The Supreme Court this fall could reach a decision that makes pandemic supply chain disruptions pale by comparison.
A few years ago California voters passed Prop 12, an animal welfare law that sets minimum space requirements for hens, veal calves and perhaps most important, the state’s breeding sows. California’s regulations call for limited breeding stalls and space requirement for sows of 24 square feet; industry average, according to Rabobank, is 18 to 20 square feet.
Tough luck for California hog farmers, right? But what is by far more worrisome is that the law prohibits the sale in California of ALL products from animals not raised in compliance with the new rules, regardless of their origin.
So, come Jan. 1, 2022, any U.S. hog farmer with sow herds will have needed to invest potentially millions to upgrade facilities to meet California’s arbitrary requirements. Today an average barn might cost $1,600 to $2,500 per sow; Under California’s animal-confinement rules, compliant barns are “averaging as much as $3,400 per sow,” says Rabobank analyst Christine McCracken.
If the law stands, in California at least, the humble and delicious carnitas could become more costly than a porterhouse steak. Poorer Latino groups would be hurt most. That would be an unintended consequence most voters probably never thought about when they were sweet-talked by Humane Society of the United States do-gooders to vote yes on Prop 12 back in 2018.
Conversely, the rest of the country would see a glut of supply, dropping hog prices and damaging grain demand.
Currently less than 4% of the nation’s sow farms have made the needed structural changes to meet California’s animal welfare requirements. While California itself constitutes a whopping 15% of U.S. pork demand, only 1.9% of U.S. pig production comes from the Golden State. RaboResearch estimates that ‘compliant’ pork supplies could fall 50% short of California’s needs on January 1, 2022.
Supreme Court impact
At the beginning of this column, I mentioned the Supreme Court “could” reach a big decision impacting supply chains. In the past three years several groups have tried and failed to stop this law. The North American Meat Institute filed a petition asking the U.S. Supreme Court to review Prop 12 – and the Supreme Court denied the petition. A separate lawsuit filed by the National Pork Producers Council and the American Farm Bureau Federation that requests Prop 12 be rejected as unconstitutional under the dormant commerce clause is still pending. Oral arguments were heard in April; a decision was expected this month. Although NPPC is still waiting on the court ruling it has more recently called for a delay in implementation.
For what it’s worth in my opinion, NAMI had the best chance of blocking the law. That’s because it brings to question the U.S. Constitution’s Dormant Commerce Clause, which prohibits states from passing legislation that discriminates against or excessively burdens interstate commerce. “Of particular importance here is the prevention of protectionist state policies that favor state citizens or businesses at the expense of non-citizens conducting business within that state,” explains Cornell Law School.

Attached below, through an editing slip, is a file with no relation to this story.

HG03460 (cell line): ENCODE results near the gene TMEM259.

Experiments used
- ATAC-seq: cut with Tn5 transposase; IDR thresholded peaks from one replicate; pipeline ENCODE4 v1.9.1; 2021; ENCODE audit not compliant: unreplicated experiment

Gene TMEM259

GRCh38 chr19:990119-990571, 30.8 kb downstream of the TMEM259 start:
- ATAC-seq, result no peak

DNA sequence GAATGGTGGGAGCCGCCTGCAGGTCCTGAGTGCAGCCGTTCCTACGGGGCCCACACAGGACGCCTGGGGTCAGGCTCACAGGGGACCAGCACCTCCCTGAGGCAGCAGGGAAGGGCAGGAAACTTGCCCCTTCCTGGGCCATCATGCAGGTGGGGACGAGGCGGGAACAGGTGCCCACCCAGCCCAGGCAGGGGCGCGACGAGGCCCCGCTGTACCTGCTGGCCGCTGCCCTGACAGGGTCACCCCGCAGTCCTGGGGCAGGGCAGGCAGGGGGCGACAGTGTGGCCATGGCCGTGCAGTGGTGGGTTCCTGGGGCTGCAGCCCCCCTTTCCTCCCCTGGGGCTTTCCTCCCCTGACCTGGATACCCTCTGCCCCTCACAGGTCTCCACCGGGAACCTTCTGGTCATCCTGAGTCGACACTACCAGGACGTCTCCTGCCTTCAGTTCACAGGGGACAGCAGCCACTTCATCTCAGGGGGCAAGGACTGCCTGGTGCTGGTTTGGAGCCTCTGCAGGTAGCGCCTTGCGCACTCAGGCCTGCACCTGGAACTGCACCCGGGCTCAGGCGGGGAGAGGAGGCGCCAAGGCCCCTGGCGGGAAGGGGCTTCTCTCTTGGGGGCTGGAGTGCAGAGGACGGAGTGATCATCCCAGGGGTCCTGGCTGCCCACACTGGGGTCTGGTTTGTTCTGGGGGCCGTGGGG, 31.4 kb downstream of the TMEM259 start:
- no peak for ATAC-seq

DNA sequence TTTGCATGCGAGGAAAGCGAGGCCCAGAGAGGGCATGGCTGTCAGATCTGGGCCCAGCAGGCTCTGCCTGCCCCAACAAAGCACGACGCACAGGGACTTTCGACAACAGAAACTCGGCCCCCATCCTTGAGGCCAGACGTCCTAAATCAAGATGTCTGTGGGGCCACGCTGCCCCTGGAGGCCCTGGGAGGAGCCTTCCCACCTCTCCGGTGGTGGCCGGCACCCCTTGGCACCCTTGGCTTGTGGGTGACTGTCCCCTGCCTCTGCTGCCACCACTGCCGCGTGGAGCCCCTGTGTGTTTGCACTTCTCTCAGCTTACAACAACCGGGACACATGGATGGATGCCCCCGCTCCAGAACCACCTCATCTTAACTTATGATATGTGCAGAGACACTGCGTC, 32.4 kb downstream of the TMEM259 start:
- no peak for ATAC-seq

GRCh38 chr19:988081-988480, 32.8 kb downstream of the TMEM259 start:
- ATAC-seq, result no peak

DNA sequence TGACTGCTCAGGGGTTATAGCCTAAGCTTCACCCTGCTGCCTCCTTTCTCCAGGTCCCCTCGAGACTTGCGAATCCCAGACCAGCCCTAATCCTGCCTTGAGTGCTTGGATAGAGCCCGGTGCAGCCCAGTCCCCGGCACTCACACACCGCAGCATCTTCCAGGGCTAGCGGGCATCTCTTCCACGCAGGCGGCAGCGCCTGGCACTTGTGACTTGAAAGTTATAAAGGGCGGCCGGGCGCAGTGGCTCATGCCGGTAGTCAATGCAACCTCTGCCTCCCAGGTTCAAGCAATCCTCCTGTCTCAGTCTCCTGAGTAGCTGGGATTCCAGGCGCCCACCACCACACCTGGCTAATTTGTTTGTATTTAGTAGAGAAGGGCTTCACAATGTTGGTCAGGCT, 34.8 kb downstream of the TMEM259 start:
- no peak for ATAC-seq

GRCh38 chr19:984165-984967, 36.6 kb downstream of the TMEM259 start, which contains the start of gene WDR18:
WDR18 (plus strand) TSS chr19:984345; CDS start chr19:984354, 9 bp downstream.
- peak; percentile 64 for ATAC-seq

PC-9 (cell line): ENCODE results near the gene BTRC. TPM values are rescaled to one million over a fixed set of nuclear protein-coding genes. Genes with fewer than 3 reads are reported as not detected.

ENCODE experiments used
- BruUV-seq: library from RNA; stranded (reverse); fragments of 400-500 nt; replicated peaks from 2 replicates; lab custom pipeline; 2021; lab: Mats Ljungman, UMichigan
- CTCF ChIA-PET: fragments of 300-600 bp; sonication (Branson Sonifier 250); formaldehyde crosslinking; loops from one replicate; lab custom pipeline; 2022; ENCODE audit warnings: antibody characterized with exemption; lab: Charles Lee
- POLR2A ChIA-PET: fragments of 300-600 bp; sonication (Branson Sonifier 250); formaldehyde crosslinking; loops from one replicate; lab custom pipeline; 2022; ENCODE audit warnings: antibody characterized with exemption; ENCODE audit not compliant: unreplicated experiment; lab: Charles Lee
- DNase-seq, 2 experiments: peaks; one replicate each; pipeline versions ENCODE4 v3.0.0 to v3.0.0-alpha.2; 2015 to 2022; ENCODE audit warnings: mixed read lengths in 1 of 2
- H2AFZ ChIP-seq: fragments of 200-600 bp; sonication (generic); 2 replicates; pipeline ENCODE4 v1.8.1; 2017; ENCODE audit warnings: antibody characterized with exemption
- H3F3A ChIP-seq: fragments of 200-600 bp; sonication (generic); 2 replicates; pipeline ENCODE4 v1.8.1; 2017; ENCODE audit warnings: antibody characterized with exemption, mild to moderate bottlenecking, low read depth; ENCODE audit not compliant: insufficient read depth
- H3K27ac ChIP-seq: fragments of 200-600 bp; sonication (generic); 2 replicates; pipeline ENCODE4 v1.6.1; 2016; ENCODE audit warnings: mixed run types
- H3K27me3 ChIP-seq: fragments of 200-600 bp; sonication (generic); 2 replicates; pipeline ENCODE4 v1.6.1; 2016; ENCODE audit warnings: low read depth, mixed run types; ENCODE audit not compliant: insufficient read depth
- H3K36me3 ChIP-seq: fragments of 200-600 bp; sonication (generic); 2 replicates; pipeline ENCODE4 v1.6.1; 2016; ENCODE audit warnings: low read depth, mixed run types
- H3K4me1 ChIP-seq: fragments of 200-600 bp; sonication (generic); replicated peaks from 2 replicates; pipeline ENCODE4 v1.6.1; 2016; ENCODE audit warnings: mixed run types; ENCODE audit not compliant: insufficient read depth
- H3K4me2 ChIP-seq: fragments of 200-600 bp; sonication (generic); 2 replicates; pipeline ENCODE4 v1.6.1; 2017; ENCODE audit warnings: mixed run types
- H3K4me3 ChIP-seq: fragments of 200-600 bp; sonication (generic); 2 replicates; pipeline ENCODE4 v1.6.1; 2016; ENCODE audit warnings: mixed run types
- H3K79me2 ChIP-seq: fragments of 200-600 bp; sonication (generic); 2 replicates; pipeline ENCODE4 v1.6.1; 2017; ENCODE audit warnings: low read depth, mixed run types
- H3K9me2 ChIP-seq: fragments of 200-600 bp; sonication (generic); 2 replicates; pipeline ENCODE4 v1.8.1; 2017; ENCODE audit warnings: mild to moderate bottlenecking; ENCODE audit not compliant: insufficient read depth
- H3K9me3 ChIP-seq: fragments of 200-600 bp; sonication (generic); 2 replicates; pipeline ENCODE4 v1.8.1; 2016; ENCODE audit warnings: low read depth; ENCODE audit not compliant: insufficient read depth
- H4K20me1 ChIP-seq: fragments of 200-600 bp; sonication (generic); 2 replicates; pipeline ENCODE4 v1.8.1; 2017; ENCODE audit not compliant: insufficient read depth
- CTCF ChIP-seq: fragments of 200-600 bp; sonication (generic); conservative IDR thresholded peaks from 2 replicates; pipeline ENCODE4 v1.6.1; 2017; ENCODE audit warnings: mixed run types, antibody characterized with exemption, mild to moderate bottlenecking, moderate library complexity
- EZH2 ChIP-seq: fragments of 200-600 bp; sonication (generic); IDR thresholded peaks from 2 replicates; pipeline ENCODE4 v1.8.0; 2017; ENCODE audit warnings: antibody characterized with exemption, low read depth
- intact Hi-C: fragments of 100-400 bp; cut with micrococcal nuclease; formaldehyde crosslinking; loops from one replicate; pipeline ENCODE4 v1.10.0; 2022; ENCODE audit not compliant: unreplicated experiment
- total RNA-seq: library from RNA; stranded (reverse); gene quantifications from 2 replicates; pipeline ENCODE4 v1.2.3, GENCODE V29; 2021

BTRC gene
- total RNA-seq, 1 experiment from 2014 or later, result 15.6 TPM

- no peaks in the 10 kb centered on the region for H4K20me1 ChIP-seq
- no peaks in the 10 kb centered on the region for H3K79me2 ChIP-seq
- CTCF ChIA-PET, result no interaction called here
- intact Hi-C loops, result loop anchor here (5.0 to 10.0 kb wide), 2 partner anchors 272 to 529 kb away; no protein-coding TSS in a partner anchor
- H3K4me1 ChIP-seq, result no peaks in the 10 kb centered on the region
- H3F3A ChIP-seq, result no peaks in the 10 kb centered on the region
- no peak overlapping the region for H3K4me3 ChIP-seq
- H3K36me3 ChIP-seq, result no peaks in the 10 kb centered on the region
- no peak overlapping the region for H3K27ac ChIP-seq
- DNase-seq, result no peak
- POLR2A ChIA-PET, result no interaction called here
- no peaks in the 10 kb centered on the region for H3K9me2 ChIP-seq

That describes Prop 12 in a nutshell.
And it is also why 20 states filed a brief supporting the NAMI case. If California is allowed to apply its laws to conduct in other states, “a single state will dictate policies in all others, encouraging a patchwork of regulations and threatening the free flow of interstate commerce,” notes NAMI CEO Julie Anna Potts.
Institutions at risk
From federal elections to the U.S. post office, the last year has seen many of our highest and most treasured Democratic and Capitalistic institutions tested. Now the rules that oversee interstate commerce are being challenged. The question in this case is whether the U.S. Constitution permits California to extend its police power beyond its territorial borders by banning the sale of pork and veal products sold into California unless out-of-state farmers restructure their facilities to meet animal-confinement standards dictated by California.
If allowed to stand, the nation would be forced to create a two-tiered supply chain just to meet the arbitrary requirements of one state. Unfortunately, that would open the door to all kinds of interstate barriers. Think about the many activist groups who would love to persuade well-intentioned but ag-illiterate voters to join their cause. Soon you would see a groundswell of state-by-state arbitrary laws banning all kinds of completely safe food products from entering a particular state where the voters had been hoodwinked.
This is not a hog issue. It’s an American agriculture issue.
I have nothing against California or its well-intentioned voters. But years ago we began warning readers that emotion-based consumer activism would begin taking precedent over science and unbiased research in best food and farming practices. Now we’re seeing it play out in a way that could jack food prices, cause real economic damage on the farm, and make supply chains super inefficient.
We all want to keep animals safe but creating a patchwork of state animal welfare regulations is not the way to create meaningful change in how we produce food.
The Supreme Court could uphold the Commerce Clause and the California rule could collapse. If so, the state’s political leaders better be ready to explain why so many millions of dollars and time were wasted on this effort. Maybe someone needs to think twice the next time HSUS comes calling with a petition.
And if not? Get ready for a supply chain disruption that will make 2020 feel like a walk in the park.